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Lee Plakas, in the foreground, the lawyer for the plaintiffs in the case, the Gibson family, with his clients.CreditBruce Bishop/Chronicle-Telegram via Associated Press

The bakery’s complaint said Dr. Raimondo, had helped hand out fliers saying: “Don’t Buy. This is a racist establishment with a long account of racial profiling and discrimination.”

But the college and the police had no record of prior complaints about racial profiling, the complaint said. Rather, local merchants suffered from students shoplifting, according to court papers, and a college publication had written about how shoplifting was a rite of passage.

In its defense, Oberlin maintained that it was not liable for the actions and personal opinions of its students and its employees, and that it had no duty to speak on behalf of the general store.

Allyn Gibson, the 32-year-old store clerk, was trained in martial arts, according to Oberlin’s court papers, and his decision to chase down and tackle a student “beyond the borders of their store and into full public view of their customer base” opened him and the store up to public criticism.

Dr. Raimondo, and the special assistant to the president, Tita Reed, were dispatched to the protests just to maintain order, the college said, and not to take sides. They “should be commended for preventing the protests from turning violent, especially when counterprotesters showed up on motorcycles wearing sidearms,” Oberlin’s court papers said.

Neither the college nor the dean ever said or wrote anything defamatory about the plaintiffs, the college said. In fact, it added, there was a split in opinion within the college community as to whether the Gibsons were racist or not, and it was their constitutional right to express their opinions on that score.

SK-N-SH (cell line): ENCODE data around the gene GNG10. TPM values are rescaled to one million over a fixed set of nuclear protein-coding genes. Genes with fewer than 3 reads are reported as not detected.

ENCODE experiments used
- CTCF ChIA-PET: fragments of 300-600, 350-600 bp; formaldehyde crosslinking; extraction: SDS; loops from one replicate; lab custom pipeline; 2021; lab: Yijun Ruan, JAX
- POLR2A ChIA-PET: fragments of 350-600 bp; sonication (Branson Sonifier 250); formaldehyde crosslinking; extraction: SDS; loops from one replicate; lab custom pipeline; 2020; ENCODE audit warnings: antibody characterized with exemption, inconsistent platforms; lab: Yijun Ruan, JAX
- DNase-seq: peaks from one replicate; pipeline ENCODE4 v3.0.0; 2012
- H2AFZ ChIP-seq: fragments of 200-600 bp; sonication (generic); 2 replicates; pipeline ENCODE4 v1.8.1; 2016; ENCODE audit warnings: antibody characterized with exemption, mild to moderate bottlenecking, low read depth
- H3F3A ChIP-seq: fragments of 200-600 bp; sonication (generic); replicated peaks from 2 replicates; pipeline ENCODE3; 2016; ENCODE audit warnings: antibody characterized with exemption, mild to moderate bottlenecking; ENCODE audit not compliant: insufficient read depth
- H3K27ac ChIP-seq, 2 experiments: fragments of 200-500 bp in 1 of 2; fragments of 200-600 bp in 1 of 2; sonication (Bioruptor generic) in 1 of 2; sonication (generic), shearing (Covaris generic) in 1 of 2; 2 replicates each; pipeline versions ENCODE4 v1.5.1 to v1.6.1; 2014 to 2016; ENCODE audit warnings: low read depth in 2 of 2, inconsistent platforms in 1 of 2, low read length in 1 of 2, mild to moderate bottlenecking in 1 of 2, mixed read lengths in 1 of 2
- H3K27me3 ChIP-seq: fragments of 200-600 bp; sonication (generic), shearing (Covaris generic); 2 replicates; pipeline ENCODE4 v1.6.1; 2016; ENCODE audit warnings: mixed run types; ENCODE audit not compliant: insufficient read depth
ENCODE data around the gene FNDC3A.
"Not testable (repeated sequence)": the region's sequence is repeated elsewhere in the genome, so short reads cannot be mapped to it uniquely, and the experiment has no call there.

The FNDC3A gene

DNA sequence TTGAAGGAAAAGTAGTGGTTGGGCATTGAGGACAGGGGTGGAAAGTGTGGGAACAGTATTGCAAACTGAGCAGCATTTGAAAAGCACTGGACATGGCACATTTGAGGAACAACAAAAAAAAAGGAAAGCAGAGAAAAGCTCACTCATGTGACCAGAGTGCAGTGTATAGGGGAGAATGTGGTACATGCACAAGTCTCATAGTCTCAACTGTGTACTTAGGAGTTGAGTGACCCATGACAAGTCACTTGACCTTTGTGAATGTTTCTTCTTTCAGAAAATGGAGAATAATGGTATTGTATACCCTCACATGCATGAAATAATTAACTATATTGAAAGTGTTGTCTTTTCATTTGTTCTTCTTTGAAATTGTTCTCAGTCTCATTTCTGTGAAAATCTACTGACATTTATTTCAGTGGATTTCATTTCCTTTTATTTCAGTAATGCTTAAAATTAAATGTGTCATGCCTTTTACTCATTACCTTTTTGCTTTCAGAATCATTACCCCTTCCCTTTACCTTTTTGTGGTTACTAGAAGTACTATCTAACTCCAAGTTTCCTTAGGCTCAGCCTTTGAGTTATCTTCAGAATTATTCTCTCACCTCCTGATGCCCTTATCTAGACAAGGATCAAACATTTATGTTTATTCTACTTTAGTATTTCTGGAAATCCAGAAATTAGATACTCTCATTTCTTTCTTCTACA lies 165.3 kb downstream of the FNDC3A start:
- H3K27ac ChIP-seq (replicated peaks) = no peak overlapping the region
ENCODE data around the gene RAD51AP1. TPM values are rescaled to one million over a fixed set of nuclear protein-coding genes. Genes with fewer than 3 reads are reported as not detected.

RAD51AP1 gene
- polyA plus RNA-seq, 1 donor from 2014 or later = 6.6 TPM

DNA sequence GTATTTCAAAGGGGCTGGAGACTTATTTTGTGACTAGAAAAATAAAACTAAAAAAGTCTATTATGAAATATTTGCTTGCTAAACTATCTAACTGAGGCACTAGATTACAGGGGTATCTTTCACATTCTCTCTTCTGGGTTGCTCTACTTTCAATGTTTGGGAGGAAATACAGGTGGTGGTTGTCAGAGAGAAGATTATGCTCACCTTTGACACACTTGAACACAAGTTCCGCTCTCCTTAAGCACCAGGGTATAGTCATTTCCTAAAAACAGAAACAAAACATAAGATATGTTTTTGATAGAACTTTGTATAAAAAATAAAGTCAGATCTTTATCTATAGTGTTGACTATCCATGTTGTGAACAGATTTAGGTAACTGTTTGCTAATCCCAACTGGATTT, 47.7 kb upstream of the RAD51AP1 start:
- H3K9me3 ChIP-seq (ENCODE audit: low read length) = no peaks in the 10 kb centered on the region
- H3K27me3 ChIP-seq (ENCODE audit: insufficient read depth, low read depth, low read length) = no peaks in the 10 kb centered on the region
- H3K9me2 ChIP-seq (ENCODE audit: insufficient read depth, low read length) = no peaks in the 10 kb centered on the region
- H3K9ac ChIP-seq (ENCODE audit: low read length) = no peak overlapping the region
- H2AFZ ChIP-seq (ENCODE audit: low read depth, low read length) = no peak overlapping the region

Providing refreshments and gloves, the college said, did not amount to aiding and abetting the protests.

But the jury was convinced that the college had taken sides, and had played an active role in defaming and hurting a local business.

“Just because your fellow student has been arrested, that doesn’t automatically make it invalid,” Mr. Plakas said on Friday. “It can’t always be about your tribe. It’s good to root for your team at the baseball field or the football stadium. But that’s not how the world is.”

Kameron Dunbar, who just graduated from Oberlin, said he supported the stand that the college had taken. He served on the student senate during the protests and participated in them.

“Part of the narrative that has been built up is that Oberlin’s administration weaponized students against Gibson’s out of malice,” he said. “I find that concept to be pretty insulting. We’re autonomous.”

Mr. Dunbar said he and his friends had a lot of respect for the town and its residents. They frequented the local bar, shopped at the vintage clothes store and patronized a recently opened tattoo shop.

Education officials at other schools said the case was unique. “This is a fact-specific case,” said Peter McDonough, vice president and general counsel of the American Council on Education, a trade and advocacy group for university presidents. “It is premature to draw conclusions about broader ramifications for other campuses and all of higher education.”

The punitive damages are likely to be reduced to $ 22 million because state law caps the amount at twice the compensatory damages. Still, the total judgment of $ 33 million could be a financial blow to Oberlin.

The bakery, founded in 1885 as a pushcart, has posted a message on its website: “Thank you for all the kind words of support. The Gibson Family.”